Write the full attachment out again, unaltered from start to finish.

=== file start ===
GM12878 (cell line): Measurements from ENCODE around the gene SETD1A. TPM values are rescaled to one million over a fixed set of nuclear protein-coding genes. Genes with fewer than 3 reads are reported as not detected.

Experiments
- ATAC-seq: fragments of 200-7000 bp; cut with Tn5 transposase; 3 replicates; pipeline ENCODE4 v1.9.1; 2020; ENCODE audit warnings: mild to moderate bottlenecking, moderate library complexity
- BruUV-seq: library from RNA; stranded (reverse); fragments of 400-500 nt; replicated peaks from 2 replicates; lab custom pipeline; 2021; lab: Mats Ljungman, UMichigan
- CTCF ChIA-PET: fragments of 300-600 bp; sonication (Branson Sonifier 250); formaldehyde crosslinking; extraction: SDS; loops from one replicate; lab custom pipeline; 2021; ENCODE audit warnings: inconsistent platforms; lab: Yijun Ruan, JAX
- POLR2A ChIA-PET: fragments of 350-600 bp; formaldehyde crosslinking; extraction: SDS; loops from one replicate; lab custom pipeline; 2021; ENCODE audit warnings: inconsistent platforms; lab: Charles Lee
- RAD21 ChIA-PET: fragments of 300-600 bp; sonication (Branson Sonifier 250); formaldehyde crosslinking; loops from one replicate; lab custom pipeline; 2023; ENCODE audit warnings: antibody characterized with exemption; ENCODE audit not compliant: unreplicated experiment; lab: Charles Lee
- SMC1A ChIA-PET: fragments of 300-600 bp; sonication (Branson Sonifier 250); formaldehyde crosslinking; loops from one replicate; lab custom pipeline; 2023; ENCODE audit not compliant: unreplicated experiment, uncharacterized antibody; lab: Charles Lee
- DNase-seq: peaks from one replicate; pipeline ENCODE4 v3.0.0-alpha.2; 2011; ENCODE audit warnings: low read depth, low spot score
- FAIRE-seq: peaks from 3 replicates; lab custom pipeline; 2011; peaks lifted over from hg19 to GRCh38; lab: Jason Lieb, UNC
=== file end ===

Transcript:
GM12878 (cell line): Measurements from ENCODE around the gene SETD1A. TPM values are rescaled to one million over a fixed set of nuclear protein-coding genes. Genes with fewer than 3 reads are reported as not detected.

Experiments
- ATAC-seq: fragments of 200-7000 bp; cut with Tn5 transposase; 3 replicates; pipeline ENCODE4 v1.9.1; 2020; ENCODE audit warnings: mild to moderate bottlenecking, moderate library complexity
- BruUV-seq: library from RNA; stranded (reverse); fragments of 400-500 nt; replicated peaks from 2 replicates; lab custom pipeline; 2021; lab: Mats Ljungman, UMichigan
- CTCF ChIA-PET: fragments of 300-600 bp; sonication (Branson Sonifier 250); formaldehyde crosslinking; extraction: SDS; loops from one replicate; lab custom pipeline; 2021; ENCODE audit warnings: inconsistent platforms; lab: Yijun Ruan, JAX
- POLR2A ChIA-PET: fragments of 350-600 bp; formaldehyde crosslinking; extraction: SDS; loops from one replicate; lab custom pipeline; 2021; ENCODE audit warnings: inconsistent platforms; lab: Charles Lee
- RAD21 ChIA-PET: fragments of 300-600 bp; sonication (Branson Sonifier 250); formaldehyde crosslinking; loops from one replicate; lab custom pipeline; 2023; ENCODE audit warnings: antibody characterized with exemption; ENCODE audit not compliant: unreplicated experiment; lab: Charles Lee
- SMC1A ChIA-PET: fragments of 300-600 bp; sonication (Branson Sonifier 250); formaldehyde crosslinking; loops from one replicate; lab custom pipeline; 2023; ENCODE audit not compliant: unreplicated experiment, uncharacterized antibody; lab: Charles Lee
- DNase-seq: peaks from one replicate; pipeline ENCODE4 v3.0.0-alpha.2; 2011; ENCODE audit warnings: low read depth, low spot score
- FAIRE-seq: peaks from 3 replicates; lab custom pipeline; 2011; peaks lifted over from hg19 to GRCh38; lab: Jason Lieb, UNC